Coming January 18 to an e-retailer near you--any of them--Summer in Stringtown Proper, the story of Molly and Joe. It's a return trip to the Ridge where Early's quilt shop was in A Soft Place to Fall, and you're invited to Rahilly's Saloon to stay awhile. I'll have links soon--and this is one of those outside-my-zone things--an indie release without the "you can do it" support of a flock of really great fellow authors in a boxed set!

19 comments:

  1. I like the stretching thing...although sometimes its so comfortable in my comfort zone that I just want to wrap it all around me - like my favorite snuggly blanket - and never take it off. The Superromance (First Love Again) was a pusher. It was a lot more emotional than any other book I've written and it was so hard...but it was so much fun at the same time.

    Great post, Liz!

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    1. Thanks, Kristi. I think I repeat myself a lot! :-)

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  2. Great post, Liz! I don't really enjoy writing love scenes, but for edgy romantic suspense, they're a must. So I've gotten used to doing it. I'm fine with throwing in sh*t, damn, h*ll, etc. but the F-bomb makes me cringe. My heroes don't use it. However, once in a while my bad guy will. I just finished a manuscript, and I sat with my fingers poised over the keys as my villain said some nasty stuff to my heroine. I had to use the F-bomb. It was absolutely the only word that worked in the context. So, I sucked it up and did it. Often, I think I would prefer writing sweet romance without the swearing and sex, but I thrive on the suspense in my stories. So, I'll do what needs to be done to fit in the genre because I want my books to sell. Best of luck to you in 2016!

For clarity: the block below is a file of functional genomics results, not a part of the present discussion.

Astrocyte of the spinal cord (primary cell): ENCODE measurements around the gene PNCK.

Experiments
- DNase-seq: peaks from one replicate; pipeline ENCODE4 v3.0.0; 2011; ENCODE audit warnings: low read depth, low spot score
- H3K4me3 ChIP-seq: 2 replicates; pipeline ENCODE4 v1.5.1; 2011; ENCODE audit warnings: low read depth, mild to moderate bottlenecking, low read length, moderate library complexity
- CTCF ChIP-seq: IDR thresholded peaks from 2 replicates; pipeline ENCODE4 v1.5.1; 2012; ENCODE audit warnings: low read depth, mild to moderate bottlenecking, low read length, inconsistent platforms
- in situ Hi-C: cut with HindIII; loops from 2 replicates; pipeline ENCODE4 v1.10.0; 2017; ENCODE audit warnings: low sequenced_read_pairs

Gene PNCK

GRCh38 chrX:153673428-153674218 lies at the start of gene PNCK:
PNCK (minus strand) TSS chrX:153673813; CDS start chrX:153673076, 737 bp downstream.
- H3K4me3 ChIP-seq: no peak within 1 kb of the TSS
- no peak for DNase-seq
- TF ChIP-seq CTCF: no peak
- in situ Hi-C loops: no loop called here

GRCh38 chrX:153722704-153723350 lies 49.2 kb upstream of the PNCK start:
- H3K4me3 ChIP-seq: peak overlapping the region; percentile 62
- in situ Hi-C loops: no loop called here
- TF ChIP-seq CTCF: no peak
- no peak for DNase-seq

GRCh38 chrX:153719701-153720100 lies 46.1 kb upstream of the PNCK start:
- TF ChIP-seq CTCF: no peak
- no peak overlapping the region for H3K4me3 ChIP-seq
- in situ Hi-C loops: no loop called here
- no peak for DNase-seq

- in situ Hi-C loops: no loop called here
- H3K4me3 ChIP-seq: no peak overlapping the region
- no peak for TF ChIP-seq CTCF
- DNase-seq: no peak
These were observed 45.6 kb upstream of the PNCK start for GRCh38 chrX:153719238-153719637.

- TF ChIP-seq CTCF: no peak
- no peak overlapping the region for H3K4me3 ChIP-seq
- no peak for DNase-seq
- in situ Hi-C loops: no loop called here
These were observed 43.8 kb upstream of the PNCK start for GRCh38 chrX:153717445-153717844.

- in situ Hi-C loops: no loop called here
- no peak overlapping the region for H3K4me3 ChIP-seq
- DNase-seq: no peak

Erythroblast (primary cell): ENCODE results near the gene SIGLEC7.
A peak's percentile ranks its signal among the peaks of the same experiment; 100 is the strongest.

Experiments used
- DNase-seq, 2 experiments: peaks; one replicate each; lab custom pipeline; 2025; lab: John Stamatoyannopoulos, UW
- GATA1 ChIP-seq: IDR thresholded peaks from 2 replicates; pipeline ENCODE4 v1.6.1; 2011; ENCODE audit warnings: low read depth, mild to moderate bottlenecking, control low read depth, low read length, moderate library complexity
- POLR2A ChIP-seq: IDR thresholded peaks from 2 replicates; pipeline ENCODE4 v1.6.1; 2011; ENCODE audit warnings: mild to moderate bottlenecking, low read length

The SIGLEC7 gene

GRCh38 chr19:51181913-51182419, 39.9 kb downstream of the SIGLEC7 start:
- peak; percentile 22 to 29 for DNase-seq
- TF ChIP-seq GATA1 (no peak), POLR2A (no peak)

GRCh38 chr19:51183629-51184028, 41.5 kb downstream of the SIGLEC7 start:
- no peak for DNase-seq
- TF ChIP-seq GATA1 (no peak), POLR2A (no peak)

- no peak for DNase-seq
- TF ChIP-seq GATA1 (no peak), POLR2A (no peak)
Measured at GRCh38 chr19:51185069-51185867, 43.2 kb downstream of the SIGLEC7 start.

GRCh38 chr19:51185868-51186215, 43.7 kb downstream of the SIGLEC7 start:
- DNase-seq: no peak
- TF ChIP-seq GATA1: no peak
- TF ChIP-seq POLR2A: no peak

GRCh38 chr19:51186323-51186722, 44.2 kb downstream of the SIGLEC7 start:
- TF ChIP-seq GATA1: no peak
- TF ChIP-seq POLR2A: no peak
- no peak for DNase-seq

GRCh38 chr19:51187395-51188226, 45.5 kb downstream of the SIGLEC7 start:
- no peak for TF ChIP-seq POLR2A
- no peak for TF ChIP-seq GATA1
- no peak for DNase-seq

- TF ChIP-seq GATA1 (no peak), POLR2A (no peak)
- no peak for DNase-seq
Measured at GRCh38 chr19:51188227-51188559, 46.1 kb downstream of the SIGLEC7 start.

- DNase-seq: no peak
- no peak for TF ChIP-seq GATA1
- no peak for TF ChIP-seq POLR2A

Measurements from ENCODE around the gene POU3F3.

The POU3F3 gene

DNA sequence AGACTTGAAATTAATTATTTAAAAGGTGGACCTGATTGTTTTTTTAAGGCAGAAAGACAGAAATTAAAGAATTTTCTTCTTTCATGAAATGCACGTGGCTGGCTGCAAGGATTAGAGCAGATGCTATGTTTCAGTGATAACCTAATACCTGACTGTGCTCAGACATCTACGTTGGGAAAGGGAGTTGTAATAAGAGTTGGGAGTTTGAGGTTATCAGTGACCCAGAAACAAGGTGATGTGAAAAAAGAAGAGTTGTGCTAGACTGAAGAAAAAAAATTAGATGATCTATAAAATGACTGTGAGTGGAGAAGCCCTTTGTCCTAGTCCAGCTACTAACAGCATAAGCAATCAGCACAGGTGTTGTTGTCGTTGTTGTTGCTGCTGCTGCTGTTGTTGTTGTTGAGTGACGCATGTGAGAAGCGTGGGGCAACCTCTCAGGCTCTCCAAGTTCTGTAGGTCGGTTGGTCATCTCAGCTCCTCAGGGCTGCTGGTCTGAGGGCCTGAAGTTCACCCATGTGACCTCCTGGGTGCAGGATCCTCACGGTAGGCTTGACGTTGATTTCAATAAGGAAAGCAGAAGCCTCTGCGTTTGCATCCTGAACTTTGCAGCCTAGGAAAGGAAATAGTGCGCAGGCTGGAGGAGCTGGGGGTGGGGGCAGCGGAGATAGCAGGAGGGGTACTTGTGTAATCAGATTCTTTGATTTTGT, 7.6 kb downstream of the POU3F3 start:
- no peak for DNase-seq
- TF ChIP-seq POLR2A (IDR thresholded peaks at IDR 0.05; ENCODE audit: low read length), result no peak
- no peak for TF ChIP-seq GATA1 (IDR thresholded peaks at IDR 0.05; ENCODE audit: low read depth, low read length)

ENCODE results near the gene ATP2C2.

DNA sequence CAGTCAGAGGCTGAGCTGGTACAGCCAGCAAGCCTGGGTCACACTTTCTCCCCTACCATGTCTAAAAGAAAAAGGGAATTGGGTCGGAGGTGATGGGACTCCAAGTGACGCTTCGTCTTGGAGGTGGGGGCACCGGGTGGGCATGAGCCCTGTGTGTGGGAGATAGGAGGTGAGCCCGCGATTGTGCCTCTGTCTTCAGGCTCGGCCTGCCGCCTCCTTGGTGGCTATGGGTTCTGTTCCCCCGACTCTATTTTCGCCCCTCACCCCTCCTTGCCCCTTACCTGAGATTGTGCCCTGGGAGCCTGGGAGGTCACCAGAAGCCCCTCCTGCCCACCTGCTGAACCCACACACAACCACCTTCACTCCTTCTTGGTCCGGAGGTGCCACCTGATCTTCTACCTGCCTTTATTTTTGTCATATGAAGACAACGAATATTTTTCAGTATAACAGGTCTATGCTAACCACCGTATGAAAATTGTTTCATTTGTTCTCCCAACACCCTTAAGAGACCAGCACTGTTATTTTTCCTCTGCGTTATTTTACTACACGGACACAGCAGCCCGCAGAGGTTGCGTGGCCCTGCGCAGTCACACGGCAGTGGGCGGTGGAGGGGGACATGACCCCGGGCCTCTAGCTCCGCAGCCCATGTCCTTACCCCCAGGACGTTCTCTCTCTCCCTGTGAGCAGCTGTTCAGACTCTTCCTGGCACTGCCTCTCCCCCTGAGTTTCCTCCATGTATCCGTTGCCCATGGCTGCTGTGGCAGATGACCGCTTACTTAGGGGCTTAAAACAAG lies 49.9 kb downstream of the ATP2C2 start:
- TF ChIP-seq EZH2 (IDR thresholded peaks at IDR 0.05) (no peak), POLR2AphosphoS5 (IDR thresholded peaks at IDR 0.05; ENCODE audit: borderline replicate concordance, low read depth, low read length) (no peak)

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    1. I've judged a few inspirational suspense titles in the Golden Heart and the RITA, and I have to admit I don't know how the writers do it, but they do it well! It's all a matter of taste (and how you grew up), I think.

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  3. This is all new to me, buy I keep plugging along. I think love scenes are hard, not because of being comfortable with it, but more I worry about describing it. Describing and doing are completely different, but I try. I've spent most of my life concerned about what others thought of my thoughts, but I've reached a point where I don't care anymore, so right now, I'm getting comfortable with uncomfortable.

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    1. Good for you, Lori! You can't worry about that. Although I admit it still bothers me that people will think I'm a prude because I don't like the f-bomb and get bored silly with sex scenes.

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  4. Wow--this is really food for thought because although I'm a relative newbie compared to you, I still see my writing changing just over the four books I've had published. The third WOWB book had way less sex--it just didn't seem all that necessary. And this new one, although the attraction is hot and immediate, probably won't have much in it either. The cursing thing--as you already know, I don't have too much of an issue with it. My heroes use the occasional curse word, so do my heroines, probably because I do. ;-) But there are definitely words that are no-nos in my book. So...the original question, do I like stretching or do I prefer staying in the zone? I think, like you, both...and one day, I'll figure out what my zone is. Great post!

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    1. And I will say I LOVE the occasional curse word, because they are freaking necessary! It's when they replace so many other adjectives and adverbs that I get sick of them. Same with sex scenes--they're great, but sometimes I'd rather read a conversation or even a recipe. :-)

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  5. Thanks, Liz! I am in the same boat with my inspirationals. Sometimes I want a bad boy or people who make real mistakes or get revenge--so I save those for my other publisher--me! lol